“Three Ages” is a silent comedy film released in 1923 and directed by Buster Keaton and Edward F. Cline. The movie is a parody of D.W. Griffith’s “Intolerance” and tells three parallel stories set in different historical eras, each depicting the trials and tribulations of a young man trying to win the heart of his love interest.
The first story takes place in prehistoric times and follows the adventures of a caveman, played by Buster Keaton, who competes for the love of a woman with a rival tribe. The caveman must use all his wit and strength to win the heart of the woman he loves and escape the dangers of the primitive world around him.
The second story takes place in ancient Rome and follows the exploits of a young gladiator, also played by Buster Keaton, who falls in love with a woman of high social status. He must navigate the dangerous world of the Roman aristocracy and fight off a rival suitor in order to win her heart.
The third and final story takes place in the modern era and follows the misadventures of a young man, played by Buster Keaton, who is trying to win the heart of a woman in the city. He must contend with modern technology and the fast pace of city life while trying to win her affections.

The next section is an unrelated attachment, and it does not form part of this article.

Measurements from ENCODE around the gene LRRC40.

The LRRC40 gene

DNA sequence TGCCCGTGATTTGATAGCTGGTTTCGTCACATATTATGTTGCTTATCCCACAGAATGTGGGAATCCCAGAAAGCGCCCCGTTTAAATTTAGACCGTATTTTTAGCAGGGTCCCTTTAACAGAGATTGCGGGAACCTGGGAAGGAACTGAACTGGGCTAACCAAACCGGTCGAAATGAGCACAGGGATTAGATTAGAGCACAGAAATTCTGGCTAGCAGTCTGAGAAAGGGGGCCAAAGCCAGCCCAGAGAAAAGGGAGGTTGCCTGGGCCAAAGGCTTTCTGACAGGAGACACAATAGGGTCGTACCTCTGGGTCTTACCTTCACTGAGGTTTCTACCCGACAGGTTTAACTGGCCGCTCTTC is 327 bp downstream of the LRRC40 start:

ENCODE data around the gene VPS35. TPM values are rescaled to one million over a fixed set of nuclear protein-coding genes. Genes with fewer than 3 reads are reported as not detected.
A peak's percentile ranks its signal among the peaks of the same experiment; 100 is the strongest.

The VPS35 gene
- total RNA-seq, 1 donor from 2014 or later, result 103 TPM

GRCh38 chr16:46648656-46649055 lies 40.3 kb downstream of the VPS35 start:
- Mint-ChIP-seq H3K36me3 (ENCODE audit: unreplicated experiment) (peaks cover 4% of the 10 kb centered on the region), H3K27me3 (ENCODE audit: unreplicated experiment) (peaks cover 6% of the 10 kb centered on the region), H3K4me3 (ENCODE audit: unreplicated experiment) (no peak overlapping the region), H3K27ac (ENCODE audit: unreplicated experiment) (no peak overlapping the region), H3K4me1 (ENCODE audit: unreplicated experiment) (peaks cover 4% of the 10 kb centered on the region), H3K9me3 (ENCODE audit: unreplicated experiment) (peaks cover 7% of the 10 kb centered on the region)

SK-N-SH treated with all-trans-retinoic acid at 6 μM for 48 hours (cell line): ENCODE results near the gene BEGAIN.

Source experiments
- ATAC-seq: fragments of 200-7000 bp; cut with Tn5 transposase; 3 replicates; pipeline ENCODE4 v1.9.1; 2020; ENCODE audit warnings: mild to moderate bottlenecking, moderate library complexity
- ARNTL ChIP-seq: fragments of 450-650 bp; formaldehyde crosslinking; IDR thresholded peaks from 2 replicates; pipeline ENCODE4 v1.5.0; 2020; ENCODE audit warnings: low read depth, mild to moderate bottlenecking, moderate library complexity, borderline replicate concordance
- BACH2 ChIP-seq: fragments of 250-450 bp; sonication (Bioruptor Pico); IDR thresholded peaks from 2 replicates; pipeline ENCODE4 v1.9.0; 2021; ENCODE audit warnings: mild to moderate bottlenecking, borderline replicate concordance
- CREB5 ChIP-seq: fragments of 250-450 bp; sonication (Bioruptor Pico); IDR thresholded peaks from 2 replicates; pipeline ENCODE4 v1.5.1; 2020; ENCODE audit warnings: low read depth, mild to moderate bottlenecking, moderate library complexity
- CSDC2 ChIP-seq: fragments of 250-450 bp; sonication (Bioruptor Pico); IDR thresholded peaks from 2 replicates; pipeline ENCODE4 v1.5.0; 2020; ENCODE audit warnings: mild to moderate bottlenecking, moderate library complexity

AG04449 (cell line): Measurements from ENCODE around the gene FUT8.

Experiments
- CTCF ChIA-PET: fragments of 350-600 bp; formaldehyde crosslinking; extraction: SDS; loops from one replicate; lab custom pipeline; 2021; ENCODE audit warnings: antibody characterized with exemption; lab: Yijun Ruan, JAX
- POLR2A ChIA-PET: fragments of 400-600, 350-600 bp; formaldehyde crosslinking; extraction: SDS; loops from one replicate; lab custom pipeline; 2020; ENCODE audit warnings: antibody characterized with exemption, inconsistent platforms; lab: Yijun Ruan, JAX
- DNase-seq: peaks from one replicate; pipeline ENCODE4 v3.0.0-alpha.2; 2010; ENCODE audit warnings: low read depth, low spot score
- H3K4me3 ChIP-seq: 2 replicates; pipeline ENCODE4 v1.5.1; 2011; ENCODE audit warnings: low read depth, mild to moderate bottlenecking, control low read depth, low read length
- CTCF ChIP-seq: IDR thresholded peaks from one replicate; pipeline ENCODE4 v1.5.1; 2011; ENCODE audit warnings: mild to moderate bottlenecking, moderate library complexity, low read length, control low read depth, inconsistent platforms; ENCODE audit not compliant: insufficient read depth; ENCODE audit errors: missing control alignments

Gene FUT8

In the end, all three stories converge in a final scene that sees the three main characters of each era meet each other and embrace, symbolizing the timeless nature of love and the universality of human experience.
“Three Ages” was Buster Keaton’s first feature-length film as a director, and it showcased his trademark physical comedy and acrobatics. The film was well-received by critics and audiences alike and helped establish Keaton as one of the most talented and innovative filmmakers of his time.
Edward F. Cline, Buster Keaton
Clyde Bruckman, Joseph A. Mitchell, Jean C. Havez
Buster Keaton, Margaret Leahy, Wallace Beery